199 million Euros subsidy granted to Dutch biomass refinery project

The Woodspirit project will make a significant contribution to the availability of biomass materials in the Netherlands
199 million Euros subsidy granted to Dutch biomass refinery project

A consortium consisting of BioMCN, Siemens, Linde, and Visser & Smit Hanab received the subsidy in the form of NER300 grants and will use the funds to construct a large-scale biomass refinery. The NER300 programme is a financial mechanism managed jointly by the European Commission, European Investment Bank and Member States. It makes financial resources available for innovative large-scale renewable energy projects.

The Woodspirit partnership submitted a grant application to the Dutch Ministry of Economic Affairs on February 9th 2011 and according to the Minister of Economic Affairs the project will significantly boost economic activity in the Netherlands. Woodspirit produces biobased chemicals and biofuels consisting of residues from forestry and wood processing. After dessication, reduction and torrefaction the biomass materials are fed into gasification plants where they are converted into raw synthesis gas (Syngas) which is then converted into biomethanol.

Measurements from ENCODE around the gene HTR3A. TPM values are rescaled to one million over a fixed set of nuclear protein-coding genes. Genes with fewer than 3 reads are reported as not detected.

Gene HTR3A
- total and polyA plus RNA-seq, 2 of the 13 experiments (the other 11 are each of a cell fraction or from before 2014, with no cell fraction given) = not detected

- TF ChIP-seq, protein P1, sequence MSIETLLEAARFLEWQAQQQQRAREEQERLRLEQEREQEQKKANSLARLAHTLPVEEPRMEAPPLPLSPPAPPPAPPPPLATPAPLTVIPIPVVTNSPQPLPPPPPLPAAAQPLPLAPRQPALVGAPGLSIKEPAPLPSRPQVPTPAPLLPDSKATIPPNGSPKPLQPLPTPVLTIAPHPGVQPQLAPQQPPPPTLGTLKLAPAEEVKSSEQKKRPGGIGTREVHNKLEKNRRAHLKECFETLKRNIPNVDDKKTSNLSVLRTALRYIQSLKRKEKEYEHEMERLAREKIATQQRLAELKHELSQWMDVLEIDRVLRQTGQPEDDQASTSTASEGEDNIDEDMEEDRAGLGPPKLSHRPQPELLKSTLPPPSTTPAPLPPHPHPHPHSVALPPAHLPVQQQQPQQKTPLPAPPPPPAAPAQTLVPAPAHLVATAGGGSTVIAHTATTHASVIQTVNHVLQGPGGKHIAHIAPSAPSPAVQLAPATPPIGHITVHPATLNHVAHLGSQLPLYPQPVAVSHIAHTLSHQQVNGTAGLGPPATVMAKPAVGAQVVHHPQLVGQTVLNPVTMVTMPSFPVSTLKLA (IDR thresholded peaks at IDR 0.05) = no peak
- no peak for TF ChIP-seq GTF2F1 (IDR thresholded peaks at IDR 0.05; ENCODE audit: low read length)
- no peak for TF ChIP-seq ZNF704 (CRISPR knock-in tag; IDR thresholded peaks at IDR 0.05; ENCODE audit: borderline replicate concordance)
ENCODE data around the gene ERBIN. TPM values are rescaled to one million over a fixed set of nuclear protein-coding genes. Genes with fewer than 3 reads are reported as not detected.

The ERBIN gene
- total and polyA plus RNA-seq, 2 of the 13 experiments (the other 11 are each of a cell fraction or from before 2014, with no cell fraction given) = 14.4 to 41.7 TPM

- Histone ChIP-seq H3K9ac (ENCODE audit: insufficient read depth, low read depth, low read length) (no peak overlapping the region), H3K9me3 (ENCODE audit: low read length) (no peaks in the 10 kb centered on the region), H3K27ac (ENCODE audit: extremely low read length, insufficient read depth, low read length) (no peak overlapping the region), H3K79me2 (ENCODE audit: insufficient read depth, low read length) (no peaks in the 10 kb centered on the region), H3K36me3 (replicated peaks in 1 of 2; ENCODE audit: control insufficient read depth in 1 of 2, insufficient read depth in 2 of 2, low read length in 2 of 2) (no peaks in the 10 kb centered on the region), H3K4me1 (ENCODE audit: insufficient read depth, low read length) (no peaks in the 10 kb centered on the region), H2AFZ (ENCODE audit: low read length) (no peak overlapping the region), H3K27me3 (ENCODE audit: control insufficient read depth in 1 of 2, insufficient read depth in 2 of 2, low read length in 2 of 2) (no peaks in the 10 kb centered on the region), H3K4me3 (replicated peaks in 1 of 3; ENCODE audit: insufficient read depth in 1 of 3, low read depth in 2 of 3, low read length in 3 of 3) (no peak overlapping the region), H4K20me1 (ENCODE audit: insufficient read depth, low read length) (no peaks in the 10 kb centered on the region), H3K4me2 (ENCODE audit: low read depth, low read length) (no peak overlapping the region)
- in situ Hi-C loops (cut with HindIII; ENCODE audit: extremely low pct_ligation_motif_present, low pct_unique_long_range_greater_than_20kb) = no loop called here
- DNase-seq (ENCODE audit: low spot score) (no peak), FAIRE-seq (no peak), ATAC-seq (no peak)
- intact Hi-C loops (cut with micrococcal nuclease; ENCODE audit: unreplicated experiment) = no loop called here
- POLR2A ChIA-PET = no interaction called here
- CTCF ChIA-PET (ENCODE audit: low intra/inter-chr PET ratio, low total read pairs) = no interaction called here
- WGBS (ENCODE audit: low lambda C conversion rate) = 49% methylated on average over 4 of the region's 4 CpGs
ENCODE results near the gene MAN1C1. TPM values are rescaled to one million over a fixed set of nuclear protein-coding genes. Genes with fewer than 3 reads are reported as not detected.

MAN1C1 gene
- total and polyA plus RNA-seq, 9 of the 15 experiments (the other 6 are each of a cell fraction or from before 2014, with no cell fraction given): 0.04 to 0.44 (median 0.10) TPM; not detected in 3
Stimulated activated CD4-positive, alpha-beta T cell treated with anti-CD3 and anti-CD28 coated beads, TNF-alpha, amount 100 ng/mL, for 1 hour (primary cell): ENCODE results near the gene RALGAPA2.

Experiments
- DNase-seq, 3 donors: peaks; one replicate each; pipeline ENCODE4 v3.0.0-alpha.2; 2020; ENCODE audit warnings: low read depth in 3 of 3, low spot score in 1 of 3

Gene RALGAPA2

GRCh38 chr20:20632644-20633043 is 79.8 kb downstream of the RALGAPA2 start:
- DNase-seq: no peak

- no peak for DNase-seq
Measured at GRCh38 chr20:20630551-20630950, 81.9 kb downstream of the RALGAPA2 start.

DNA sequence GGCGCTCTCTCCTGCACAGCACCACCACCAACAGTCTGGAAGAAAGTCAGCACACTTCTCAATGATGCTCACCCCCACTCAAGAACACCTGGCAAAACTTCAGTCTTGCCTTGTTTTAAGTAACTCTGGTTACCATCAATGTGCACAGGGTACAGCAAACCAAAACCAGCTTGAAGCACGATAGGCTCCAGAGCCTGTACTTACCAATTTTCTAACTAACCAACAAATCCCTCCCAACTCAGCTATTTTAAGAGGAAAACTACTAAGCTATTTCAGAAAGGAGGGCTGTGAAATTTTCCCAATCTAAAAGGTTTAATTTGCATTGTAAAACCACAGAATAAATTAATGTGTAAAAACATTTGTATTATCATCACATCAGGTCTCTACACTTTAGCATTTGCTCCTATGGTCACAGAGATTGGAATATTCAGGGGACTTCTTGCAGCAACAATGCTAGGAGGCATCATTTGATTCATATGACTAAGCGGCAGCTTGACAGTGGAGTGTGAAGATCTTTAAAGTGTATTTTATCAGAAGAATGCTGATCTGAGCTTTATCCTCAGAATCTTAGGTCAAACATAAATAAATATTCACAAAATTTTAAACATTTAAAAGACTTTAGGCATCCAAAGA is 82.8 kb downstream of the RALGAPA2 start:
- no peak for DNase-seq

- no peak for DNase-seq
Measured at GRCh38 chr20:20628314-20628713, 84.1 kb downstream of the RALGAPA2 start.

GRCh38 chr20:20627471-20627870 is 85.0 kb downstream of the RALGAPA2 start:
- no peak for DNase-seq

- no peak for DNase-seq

“We are proud and delighted that the European Commission has allocated funding to this project” said Rob Voncken, CEO of BioMCN. “These grants clearly demonstrate the EC’s support for the availability of more sustainable biofuels and renewable chemical materials. This project will have an important positive impact on the reduction of CO2 emissions and on meeting the 2020 climate objectives.”
The project is supported by various parties in the north-east Netherlands province of Groningen, particularly N.V. NOM, Stichting Energy Valley, N.V. Nederlandse Gasunie and Groningen Seaports. With the award of the subsidy the project can now be licensed and the decision-making process finalised allowing further refinement and shaping of agreements regarding total estimated investment. It is estimated that the project will take four years to complete.

The Dutch government is aiming to achieve 14% renewable energy by 2020 with a view to becoming a significant low carbon economy by 2050. Most of the activity so far with regard to renewables has taken place in the solar, wind, biofuel and geothermal sectors.

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